Today’s NYTimes Dining & Wine section is all about Green.
An article about Prince Charles, and his organic farm, product line, and star status in the organic community.
An article about green wine, quite apropos right after my visit to the Nissen vineyard in Hartington.
And then an article about locavores, those people committed to eat only food grown or raised within 100 miles from where they live.
This all comes on the heels of another excellent editorial by Michael Pollan, the author of The Omnivore’s Dilemma, a multifaceted analysis of issues facing us all as consumers of food in today’s world, with concerns about health, carbon footprints, local economies, and sustainability.
The current article — and truly important yet shamefully overlooked issue at hand — entitled You Are What You Grow, links our current problems with obesity, immigration, and the farm economy with the architecture of the sorely out of date and misguided farm bill. It’s up for renewal again this year, and, as Pollan points out, is yet to be seen as a food bill, not just some abstraction that only affects the people “out there.” Read it.
As one of the residents of this so-called “out there,” I see, feel, breathe, and unfortunately eat the effects of agricultural policy daily. The pesticides put on subsidized corn that has drained our water supplies and, through the false prophet/profit of ethanol, has raised world corn prices to destroy the tortilla economy in Mexico and therefore forced Mexican farmers off their land and northward to seek out employment in the factories (and often the meat processing plants whose “products” consume some of the same subsidized corn) and thereby infuriate the local farmers who don’t realize that they, in fact, are simply a link in the perverse system of global agribusiness. The “culture”, I believe, in agriculture, is simply not linguistically acceptable anymore.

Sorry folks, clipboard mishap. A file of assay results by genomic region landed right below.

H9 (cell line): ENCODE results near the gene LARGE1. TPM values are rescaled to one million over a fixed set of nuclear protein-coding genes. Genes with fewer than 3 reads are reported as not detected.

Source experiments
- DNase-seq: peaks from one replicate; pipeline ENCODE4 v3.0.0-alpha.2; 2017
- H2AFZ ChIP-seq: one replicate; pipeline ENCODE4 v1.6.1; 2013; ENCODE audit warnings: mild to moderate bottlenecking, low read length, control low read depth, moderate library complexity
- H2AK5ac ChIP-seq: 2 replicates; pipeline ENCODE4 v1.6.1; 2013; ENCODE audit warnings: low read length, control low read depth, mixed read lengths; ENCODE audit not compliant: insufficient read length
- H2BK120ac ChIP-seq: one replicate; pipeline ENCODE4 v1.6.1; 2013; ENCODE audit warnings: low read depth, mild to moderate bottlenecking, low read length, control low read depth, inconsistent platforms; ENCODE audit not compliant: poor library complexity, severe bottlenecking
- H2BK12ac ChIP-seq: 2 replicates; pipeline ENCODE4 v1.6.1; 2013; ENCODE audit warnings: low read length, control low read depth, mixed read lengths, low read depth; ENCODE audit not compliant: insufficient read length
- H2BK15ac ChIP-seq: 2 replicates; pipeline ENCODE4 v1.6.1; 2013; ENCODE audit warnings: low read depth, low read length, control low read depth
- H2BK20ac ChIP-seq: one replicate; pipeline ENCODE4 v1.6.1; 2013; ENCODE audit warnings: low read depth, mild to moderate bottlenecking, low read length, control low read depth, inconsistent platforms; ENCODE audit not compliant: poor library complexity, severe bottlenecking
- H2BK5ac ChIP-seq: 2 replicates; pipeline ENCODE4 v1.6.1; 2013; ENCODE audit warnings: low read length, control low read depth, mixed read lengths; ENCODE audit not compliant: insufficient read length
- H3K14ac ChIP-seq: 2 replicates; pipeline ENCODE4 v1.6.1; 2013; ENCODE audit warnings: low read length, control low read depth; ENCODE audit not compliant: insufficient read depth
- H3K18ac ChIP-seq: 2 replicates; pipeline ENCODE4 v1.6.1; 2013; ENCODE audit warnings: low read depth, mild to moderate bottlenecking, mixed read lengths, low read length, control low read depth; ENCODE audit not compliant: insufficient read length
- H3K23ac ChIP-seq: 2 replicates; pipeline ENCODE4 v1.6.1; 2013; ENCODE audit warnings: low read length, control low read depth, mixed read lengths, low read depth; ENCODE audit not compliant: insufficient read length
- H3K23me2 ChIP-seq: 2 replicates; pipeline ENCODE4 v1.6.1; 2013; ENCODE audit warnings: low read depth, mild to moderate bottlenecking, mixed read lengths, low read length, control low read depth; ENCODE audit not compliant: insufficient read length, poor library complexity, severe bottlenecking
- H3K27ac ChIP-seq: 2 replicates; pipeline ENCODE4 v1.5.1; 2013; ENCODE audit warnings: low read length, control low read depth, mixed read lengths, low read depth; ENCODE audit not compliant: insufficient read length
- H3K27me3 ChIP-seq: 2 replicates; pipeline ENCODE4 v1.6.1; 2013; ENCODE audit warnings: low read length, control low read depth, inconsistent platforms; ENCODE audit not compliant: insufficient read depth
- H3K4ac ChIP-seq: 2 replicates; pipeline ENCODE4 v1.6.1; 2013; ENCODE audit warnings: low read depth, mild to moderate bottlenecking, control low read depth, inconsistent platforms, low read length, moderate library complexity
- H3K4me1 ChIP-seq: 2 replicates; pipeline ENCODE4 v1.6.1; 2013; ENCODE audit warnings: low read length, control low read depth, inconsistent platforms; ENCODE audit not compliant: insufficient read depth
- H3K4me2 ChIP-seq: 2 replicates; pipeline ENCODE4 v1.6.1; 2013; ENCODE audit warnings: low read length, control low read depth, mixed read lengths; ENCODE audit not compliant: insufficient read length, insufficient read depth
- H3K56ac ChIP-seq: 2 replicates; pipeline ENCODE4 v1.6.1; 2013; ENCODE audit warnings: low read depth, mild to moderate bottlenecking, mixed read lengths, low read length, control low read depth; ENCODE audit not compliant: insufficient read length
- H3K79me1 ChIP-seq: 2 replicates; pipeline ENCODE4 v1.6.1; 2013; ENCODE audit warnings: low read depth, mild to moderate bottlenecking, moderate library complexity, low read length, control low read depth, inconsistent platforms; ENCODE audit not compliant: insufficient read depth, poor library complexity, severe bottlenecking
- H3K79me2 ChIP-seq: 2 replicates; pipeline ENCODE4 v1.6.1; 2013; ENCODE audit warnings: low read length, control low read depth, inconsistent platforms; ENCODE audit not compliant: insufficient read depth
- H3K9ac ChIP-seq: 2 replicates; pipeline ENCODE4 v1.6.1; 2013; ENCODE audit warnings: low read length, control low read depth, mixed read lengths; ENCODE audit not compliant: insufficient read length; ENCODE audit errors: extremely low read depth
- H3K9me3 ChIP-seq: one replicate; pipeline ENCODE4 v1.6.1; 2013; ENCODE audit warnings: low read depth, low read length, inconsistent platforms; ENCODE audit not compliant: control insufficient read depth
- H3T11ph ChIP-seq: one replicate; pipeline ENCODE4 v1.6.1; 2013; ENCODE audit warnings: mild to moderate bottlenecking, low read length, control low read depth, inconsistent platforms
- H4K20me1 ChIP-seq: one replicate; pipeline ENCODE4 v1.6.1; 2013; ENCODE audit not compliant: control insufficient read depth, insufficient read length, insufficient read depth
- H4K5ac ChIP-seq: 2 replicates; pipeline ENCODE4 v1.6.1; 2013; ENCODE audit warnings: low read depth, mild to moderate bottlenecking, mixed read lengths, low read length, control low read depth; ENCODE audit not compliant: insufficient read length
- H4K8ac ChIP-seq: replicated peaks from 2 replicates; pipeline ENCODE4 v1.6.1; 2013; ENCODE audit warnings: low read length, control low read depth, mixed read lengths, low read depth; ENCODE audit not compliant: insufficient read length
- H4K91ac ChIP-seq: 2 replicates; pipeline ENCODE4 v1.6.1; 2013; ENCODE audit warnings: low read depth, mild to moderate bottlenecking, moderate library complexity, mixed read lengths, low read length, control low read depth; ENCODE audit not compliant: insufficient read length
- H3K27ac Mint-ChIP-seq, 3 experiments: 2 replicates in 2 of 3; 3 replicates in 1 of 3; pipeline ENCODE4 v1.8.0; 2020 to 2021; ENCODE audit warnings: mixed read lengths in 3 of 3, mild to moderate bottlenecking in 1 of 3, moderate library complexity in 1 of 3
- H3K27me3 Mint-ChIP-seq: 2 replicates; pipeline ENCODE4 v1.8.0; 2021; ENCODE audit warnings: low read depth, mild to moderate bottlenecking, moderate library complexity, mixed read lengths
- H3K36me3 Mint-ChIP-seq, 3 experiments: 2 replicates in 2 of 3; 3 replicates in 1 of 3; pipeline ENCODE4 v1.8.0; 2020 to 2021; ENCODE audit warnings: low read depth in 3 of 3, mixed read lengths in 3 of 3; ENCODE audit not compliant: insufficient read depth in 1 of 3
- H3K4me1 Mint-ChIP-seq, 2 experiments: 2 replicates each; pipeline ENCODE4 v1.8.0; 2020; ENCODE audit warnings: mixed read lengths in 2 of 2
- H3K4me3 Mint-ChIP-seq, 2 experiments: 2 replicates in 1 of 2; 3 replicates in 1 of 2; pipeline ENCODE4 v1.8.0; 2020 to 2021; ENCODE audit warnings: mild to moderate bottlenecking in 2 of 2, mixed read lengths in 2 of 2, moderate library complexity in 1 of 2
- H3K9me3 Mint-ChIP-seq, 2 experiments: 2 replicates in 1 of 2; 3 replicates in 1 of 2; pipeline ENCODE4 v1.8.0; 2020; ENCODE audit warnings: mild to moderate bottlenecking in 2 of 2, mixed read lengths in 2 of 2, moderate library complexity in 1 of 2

And on the nutrition side of things, it is simply unacceptable that we grow fields of high-fructose corn syrup, then sell it more cheaply than sweet corn, more cheaply than real vegetables and fruits. This, perhaps, is the most perversely regressive policy of our country, that we drive those in poverty to the least nutritious calories by government policy.
I agree with Pollan: it is time for the farm bill to come under scrutiny — to shed its image as something affecting “those distant farmers” and be rebranded as a food bill that affects us all.
Goddamn, I wish I knew how to make people care.